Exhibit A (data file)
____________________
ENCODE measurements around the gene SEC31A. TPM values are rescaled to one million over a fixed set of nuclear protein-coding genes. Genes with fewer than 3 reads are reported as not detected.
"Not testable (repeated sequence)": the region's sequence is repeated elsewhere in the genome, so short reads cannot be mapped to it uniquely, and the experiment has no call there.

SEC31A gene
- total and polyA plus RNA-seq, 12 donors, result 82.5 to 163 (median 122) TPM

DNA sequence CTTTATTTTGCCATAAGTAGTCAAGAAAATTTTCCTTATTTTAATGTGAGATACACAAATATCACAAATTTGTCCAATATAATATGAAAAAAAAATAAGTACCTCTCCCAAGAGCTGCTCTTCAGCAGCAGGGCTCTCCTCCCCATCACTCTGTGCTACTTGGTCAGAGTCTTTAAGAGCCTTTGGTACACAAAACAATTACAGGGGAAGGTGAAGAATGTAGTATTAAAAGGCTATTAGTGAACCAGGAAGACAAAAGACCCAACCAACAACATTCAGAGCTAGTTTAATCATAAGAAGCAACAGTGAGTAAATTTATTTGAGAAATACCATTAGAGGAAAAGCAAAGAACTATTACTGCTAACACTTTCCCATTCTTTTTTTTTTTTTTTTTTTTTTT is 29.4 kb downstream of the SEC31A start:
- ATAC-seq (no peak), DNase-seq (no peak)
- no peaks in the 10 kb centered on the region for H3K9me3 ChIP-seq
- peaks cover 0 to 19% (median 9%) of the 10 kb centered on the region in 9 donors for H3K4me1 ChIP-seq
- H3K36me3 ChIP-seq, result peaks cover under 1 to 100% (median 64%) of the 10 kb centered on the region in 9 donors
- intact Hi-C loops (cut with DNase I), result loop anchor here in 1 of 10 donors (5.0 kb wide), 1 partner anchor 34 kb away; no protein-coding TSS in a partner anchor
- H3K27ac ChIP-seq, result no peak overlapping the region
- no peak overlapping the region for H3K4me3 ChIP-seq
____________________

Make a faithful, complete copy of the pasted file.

ENCODE measurements around the gene SEC31A. TPM values are rescaled to one million over a fixed set of nuclear protein-coding genes. Genes with fewer than 3 reads are reported as not detected.
"Not testable (repeated sequence)": the region's sequence is repeated elsewhere in the genome, so short reads cannot be mapped to it uniquely, and the experiment has no call there.

SEC31A gene
- total and polyA plus RNA-seq, 12 donors, result 82.5 to 163 (median 122) TPM

DNA sequence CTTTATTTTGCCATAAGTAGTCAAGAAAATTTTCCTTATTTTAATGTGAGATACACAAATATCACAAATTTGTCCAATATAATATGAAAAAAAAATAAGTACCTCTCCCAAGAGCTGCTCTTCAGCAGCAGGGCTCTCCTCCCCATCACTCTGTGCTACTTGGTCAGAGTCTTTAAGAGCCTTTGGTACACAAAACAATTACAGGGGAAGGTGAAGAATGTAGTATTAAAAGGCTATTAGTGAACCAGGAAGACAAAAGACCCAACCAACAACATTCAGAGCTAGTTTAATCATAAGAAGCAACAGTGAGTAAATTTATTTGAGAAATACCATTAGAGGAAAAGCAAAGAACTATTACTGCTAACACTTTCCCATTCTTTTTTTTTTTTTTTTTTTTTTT is 29.4 kb downstream of the SEC31A start:
- ATAC-seq (no peak), DNase-seq (no peak)
- no peaks in the 10 kb centered on the region for H3K9me3 ChIP-seq
- peaks cover 0 to 19% (median 9%) of the 10 kb centered on the region in 9 donors for H3K4me1 ChIP-seq
- H3K36me3 ChIP-seq, result peaks cover under 1 to 100% (median 64%) of the 10 kb centered on the region in 9 donors
- intact Hi-C loops (cut with DNase I), result loop anchor here in 1 of 10 donors (5.0 kb wide), 1 partner anchor 34 kb away; no protein-coding TSS in a partner anchor
- H3K27ac ChIP-seq, result no peak overlapping the region
- no peak overlapping the region for H3K4me3 ChIP-seq